Ariku Company Limited processes and markets certified seed under the Ariku Seed brand, selling through its own shop, other retailers and the Planting for Food and Jobs programme. Ariku produces seed at a 1,200-acre farm in the Upper East Region, and by contracting 3,000 out-grower farmers (of which 70% are women) across three districts, with each out-grower farming an average of 2 acres. The company also sells cereal grain to wholesale aggregators and poultry farms, and has invested in mango and cocoa production in southern Ghana. Ariku is an innovative and fast-growing company with multiple commercial partnerships. It joined the MADE programme in 2018 and reported a growth of 6,000 MT of produce in 2019.
- Recruited, trained and deployed seven Farm Enterprise Advisors (FEAs) and one FEA manager.
- Strengthened a trading relationship between Ariku (supplying seed) and Simple Prince (supplying fertiliser).
- Facilitated a stronger commercial partnership between Ariku and Yelsumde, another local seed producer: Ariku provides seed processing and the two companies share resources such as tractors and FEAs.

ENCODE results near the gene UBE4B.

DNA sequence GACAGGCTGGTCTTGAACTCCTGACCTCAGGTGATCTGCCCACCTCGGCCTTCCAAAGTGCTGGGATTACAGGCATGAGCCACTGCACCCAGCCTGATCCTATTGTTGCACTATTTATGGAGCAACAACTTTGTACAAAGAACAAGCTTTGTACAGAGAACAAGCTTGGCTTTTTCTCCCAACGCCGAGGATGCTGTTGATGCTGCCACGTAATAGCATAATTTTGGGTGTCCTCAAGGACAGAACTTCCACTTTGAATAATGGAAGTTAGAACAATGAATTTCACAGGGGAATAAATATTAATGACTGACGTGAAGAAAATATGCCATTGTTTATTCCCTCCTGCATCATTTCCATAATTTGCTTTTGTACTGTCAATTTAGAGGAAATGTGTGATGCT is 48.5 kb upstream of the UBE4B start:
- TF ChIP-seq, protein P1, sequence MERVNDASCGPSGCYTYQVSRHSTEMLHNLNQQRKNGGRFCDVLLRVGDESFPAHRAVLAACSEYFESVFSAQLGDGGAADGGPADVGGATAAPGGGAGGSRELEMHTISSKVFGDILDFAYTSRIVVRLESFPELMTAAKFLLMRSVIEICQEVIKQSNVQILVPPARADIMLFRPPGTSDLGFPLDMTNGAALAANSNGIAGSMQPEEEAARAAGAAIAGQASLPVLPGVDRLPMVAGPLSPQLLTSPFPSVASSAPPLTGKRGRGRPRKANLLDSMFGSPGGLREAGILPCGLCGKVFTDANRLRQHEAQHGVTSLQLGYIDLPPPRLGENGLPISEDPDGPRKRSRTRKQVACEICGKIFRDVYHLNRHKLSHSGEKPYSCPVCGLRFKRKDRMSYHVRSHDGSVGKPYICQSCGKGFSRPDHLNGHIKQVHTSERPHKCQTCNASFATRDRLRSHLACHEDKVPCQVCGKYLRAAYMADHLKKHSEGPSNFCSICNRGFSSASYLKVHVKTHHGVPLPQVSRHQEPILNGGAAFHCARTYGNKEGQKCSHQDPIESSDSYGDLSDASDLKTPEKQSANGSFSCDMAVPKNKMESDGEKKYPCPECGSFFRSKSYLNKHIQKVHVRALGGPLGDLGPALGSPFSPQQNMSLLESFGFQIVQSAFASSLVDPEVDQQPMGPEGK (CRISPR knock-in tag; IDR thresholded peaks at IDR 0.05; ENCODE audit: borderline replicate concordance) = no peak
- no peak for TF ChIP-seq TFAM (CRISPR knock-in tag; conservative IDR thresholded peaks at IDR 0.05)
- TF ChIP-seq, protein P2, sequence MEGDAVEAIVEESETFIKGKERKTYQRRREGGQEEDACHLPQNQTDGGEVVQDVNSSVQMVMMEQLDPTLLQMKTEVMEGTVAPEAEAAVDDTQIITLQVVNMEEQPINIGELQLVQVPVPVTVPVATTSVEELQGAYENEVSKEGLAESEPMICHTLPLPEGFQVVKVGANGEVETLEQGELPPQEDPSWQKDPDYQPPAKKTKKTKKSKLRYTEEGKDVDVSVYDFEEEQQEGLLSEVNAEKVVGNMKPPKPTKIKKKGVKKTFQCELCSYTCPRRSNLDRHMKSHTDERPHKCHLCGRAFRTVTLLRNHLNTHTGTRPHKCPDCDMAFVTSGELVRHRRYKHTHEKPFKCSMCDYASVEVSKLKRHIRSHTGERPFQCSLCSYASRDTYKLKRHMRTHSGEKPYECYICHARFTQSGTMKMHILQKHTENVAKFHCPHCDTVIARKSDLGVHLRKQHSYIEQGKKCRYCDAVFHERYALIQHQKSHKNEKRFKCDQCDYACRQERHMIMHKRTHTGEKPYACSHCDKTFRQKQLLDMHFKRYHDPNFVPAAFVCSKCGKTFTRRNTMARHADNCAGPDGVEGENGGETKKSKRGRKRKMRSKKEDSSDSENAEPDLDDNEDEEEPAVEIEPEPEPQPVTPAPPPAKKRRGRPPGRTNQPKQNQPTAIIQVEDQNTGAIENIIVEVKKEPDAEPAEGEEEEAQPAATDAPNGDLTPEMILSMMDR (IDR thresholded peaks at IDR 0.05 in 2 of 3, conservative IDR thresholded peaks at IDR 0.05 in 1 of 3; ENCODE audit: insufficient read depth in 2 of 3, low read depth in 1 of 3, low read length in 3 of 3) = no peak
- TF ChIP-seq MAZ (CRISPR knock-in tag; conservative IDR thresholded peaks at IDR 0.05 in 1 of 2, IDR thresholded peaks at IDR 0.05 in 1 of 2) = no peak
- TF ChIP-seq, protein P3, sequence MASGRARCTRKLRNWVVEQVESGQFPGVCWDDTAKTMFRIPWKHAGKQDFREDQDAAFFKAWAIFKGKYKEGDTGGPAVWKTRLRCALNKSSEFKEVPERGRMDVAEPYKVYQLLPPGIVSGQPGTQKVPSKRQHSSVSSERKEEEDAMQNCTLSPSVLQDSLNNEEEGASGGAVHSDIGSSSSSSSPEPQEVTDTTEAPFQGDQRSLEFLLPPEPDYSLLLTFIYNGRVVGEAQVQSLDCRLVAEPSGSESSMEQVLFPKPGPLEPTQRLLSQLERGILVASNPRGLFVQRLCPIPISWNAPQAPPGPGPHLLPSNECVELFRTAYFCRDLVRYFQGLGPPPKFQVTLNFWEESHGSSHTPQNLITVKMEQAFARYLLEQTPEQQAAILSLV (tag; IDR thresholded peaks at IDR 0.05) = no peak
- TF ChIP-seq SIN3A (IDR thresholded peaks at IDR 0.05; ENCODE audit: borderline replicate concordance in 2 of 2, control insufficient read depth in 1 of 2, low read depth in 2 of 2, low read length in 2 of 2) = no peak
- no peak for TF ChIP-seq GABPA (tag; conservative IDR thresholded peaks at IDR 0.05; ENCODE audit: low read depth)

- Facilitated linkages with extension services from the Ministry of Food and Agriculture for remote, underserved farmers.
- Provided demonstrations and training on post–harvest handling and how to store and sell produce.
- Established a 95% crop recovery rate for Ariku and its out-growers.
- Increased the number of contracted smallholder farmers from 1,750 in 2017 to 3,000 in 2019.
- Enabled smallholder out-growers to increase the size of their farms to as much as 5 acres.
- Facilitated yield increases in the wider cereal sector through a high uptake of open-pollinated and hybrid seed varieties.
- Increased income security for smallholder farmers through support for dry-season vegetable production.
- Raised yields for smallholder farmers from an average of 7 to 15 bags (100 kg) per acre for maize, 10 to 22 bags (100 kg) per acre for rice, 3 to 10 bags (50 kg) per acre for soybean and 3 to 12 bags (100 kg) per acre for cowpea, between 2017 and 2019.